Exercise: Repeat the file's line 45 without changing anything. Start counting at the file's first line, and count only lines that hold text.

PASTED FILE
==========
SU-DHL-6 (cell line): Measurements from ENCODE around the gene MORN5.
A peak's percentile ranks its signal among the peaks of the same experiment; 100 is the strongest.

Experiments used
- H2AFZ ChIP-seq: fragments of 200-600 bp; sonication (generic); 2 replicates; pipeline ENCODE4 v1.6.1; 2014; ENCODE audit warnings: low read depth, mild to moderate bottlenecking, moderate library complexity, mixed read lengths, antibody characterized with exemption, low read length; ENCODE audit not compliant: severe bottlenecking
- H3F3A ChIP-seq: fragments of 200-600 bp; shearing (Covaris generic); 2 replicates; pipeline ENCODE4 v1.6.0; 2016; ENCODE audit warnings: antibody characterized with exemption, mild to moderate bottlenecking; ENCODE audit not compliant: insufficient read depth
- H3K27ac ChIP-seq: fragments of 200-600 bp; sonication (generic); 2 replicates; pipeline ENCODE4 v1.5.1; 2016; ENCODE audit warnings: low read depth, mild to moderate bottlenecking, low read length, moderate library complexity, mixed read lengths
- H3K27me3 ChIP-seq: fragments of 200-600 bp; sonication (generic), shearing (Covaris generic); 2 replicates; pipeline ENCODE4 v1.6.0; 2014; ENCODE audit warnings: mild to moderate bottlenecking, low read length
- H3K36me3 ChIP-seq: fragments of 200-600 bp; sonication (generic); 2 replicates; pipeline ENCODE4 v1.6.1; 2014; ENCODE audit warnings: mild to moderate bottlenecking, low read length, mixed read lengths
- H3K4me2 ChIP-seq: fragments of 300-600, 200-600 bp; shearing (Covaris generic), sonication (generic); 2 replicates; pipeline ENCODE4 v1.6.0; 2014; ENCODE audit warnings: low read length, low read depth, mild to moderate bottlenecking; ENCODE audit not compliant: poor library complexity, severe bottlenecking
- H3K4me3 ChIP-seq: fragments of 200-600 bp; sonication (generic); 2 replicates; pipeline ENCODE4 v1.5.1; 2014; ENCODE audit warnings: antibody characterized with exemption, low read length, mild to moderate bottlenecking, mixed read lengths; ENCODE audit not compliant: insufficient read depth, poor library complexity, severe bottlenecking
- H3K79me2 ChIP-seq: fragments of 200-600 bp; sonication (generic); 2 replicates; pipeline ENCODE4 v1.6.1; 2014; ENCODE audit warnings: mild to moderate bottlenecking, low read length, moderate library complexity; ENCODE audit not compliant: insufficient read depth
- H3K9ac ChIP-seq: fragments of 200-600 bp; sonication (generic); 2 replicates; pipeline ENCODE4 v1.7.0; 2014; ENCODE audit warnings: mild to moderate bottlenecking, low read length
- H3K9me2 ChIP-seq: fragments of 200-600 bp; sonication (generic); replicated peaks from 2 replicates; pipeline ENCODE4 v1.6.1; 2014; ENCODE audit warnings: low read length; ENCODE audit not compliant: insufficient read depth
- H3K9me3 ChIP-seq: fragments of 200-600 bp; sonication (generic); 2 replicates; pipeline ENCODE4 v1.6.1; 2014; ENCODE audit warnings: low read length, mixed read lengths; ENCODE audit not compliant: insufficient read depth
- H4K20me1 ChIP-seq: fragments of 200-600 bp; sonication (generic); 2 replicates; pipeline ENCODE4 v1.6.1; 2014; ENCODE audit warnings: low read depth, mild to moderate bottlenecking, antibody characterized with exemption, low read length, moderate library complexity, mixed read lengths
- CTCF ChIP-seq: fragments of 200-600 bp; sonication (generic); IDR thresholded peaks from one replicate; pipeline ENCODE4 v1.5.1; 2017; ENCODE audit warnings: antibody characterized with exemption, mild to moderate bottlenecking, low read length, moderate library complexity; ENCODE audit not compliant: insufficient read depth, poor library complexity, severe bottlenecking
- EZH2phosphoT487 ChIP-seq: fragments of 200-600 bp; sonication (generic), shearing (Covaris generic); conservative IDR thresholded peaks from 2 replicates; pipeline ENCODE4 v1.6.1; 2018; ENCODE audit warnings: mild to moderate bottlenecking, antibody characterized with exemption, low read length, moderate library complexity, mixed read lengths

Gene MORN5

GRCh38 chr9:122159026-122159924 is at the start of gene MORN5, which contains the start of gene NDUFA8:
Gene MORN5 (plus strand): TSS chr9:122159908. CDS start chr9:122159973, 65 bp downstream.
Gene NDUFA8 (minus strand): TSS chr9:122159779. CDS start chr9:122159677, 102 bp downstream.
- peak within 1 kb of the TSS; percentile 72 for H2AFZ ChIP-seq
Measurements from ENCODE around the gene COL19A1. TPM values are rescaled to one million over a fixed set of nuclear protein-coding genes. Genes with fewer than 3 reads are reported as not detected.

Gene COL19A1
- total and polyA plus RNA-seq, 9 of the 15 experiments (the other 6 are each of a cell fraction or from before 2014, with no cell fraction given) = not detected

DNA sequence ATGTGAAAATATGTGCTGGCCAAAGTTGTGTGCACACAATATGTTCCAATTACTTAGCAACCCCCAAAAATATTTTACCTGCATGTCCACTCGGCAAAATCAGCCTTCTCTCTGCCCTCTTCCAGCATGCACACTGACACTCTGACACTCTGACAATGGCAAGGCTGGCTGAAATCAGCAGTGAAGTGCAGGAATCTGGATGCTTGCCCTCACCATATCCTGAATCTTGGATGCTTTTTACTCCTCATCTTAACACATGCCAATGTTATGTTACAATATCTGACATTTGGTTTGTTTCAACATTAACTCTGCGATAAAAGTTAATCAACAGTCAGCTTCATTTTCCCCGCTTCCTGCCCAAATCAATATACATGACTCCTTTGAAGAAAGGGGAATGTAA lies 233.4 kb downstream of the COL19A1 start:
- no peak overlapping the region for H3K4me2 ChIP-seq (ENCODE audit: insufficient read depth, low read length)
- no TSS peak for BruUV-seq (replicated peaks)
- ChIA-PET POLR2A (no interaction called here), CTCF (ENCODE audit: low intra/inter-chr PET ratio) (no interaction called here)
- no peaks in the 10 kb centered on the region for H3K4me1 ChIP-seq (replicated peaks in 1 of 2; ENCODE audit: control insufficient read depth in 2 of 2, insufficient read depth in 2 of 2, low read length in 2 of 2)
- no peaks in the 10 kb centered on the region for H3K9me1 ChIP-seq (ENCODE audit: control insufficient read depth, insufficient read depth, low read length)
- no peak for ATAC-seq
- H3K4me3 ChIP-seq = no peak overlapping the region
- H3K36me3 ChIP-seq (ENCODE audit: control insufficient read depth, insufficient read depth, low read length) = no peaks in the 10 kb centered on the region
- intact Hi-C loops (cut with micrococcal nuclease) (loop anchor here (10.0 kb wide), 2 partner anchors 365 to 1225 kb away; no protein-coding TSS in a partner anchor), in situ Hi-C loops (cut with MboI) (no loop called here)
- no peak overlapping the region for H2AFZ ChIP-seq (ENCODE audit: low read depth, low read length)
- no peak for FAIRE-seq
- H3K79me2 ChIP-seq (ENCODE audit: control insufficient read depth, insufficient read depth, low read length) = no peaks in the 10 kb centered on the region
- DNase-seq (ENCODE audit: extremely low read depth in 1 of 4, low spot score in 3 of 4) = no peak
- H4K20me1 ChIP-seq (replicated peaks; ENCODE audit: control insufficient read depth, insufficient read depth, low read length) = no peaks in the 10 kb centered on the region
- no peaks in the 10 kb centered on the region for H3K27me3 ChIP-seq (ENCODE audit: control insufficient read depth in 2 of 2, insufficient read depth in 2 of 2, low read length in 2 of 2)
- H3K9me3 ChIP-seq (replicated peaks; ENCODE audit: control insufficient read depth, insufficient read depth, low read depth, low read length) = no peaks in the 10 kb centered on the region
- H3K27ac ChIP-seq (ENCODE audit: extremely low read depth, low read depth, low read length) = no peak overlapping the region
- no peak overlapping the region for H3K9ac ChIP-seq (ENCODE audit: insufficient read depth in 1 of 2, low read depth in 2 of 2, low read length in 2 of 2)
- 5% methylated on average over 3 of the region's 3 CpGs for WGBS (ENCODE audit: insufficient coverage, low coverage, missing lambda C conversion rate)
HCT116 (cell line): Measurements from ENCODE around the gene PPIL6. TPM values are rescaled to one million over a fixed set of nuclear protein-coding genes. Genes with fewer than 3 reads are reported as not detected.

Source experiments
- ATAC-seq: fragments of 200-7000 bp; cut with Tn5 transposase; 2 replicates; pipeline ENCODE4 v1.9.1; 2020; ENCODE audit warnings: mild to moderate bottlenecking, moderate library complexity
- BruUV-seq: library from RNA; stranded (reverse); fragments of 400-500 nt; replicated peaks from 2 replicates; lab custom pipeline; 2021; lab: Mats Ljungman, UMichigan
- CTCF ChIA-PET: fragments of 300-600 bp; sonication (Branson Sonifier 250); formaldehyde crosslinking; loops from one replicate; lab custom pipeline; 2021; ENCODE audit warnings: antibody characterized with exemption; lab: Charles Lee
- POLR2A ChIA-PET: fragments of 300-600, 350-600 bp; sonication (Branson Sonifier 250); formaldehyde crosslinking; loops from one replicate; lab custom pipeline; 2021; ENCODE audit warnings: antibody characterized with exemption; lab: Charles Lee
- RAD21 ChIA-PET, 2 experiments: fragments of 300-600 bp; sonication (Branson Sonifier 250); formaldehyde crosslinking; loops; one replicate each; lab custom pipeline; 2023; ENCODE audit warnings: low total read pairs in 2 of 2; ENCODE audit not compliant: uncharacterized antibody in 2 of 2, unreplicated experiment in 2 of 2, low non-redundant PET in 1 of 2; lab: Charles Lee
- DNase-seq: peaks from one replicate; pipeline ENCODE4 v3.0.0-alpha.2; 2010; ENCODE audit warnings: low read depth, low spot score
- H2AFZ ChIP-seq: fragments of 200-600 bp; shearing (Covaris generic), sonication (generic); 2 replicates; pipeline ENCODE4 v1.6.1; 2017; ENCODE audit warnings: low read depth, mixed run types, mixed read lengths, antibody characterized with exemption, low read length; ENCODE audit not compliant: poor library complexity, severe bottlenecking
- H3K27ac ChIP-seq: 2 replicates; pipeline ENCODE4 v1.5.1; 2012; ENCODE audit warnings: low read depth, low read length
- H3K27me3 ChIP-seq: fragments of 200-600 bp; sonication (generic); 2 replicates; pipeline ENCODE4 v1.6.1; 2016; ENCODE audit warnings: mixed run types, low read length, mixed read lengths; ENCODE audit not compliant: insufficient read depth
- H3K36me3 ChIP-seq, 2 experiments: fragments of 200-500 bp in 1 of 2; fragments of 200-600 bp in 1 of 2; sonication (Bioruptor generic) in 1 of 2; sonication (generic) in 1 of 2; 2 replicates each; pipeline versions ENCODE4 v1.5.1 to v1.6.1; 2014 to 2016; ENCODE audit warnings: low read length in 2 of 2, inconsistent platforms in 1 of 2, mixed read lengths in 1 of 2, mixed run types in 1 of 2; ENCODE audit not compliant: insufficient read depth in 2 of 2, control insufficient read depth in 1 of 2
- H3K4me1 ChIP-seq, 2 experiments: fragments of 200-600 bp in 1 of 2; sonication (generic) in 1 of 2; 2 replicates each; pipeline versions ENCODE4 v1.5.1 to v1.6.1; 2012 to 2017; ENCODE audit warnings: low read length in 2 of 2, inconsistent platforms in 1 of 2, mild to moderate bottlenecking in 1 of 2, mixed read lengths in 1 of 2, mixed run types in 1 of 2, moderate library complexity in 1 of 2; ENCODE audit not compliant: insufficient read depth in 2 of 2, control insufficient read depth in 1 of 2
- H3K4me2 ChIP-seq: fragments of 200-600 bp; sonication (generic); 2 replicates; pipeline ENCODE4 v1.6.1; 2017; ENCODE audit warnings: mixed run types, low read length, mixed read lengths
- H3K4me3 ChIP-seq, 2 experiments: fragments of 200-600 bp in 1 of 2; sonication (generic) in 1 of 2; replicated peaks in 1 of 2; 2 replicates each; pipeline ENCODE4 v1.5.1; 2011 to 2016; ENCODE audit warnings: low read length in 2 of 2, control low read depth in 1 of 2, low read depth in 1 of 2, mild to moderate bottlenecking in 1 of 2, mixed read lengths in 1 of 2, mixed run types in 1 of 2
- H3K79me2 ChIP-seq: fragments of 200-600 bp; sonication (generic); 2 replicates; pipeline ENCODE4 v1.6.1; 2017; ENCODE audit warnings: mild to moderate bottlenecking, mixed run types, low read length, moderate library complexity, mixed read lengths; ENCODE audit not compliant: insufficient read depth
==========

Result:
- 5% methylated on average over 3 of the region's 3 CpGs for WGBS (ENCODE audit: insufficient coverage, low coverage, missing lambda C conversion rate)